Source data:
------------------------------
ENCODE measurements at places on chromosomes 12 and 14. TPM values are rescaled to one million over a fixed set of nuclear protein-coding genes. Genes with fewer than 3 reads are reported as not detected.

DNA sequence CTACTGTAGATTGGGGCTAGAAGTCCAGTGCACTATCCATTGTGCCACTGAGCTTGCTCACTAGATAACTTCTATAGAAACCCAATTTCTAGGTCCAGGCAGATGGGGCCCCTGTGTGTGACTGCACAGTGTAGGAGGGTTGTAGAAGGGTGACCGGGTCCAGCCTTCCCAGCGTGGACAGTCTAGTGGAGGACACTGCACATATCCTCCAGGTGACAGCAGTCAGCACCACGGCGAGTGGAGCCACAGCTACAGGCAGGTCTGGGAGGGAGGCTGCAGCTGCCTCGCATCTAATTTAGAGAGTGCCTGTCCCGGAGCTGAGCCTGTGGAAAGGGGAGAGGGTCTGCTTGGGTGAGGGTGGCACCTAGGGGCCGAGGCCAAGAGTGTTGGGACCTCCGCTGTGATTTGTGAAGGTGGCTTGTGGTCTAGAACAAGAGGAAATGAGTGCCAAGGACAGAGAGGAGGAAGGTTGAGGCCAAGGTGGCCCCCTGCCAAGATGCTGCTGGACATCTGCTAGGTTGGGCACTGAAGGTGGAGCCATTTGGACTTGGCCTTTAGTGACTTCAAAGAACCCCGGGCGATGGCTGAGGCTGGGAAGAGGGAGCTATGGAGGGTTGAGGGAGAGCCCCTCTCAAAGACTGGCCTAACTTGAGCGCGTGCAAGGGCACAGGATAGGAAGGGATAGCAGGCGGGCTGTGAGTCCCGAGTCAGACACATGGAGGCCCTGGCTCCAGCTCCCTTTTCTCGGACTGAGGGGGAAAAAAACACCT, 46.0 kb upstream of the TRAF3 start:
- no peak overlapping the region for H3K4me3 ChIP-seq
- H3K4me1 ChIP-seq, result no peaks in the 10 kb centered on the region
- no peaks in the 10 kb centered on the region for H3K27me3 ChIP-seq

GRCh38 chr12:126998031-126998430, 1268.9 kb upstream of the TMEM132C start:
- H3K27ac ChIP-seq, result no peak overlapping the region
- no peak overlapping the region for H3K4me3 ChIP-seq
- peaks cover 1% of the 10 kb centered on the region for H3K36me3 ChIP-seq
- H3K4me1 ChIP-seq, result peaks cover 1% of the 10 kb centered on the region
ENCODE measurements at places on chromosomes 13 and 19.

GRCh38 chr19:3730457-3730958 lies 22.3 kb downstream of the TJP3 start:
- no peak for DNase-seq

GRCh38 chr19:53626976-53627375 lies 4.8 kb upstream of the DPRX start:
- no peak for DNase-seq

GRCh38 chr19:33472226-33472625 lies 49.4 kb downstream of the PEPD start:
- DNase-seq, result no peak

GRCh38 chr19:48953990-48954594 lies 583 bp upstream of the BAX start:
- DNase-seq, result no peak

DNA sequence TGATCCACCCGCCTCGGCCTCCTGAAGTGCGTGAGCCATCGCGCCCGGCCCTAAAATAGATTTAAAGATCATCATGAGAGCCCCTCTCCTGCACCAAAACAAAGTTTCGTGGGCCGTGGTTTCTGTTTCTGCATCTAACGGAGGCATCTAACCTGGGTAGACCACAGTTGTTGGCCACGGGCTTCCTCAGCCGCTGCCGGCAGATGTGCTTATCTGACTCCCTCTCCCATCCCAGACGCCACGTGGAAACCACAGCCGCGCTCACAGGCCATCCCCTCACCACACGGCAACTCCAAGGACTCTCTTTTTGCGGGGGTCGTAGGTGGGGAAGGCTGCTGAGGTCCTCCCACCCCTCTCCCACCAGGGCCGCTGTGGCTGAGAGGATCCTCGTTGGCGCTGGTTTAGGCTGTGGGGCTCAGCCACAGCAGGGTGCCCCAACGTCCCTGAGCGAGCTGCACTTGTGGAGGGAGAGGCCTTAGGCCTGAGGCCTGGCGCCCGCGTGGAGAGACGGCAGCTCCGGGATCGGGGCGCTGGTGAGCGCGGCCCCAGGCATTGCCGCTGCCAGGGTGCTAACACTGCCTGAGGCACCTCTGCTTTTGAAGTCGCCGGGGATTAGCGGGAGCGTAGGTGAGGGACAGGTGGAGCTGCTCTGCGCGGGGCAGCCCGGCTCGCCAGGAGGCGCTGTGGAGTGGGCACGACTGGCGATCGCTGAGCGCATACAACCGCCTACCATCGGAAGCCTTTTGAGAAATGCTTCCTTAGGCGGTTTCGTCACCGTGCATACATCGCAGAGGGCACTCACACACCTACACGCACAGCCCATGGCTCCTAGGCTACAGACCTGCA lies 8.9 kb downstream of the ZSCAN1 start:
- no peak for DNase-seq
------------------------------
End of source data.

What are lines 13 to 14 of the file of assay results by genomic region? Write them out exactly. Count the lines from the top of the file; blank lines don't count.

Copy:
- no peak for DNase-seq

GRCh38 chr19:53626976-53627375 lies 4.8 kb upstream of the DPRX start: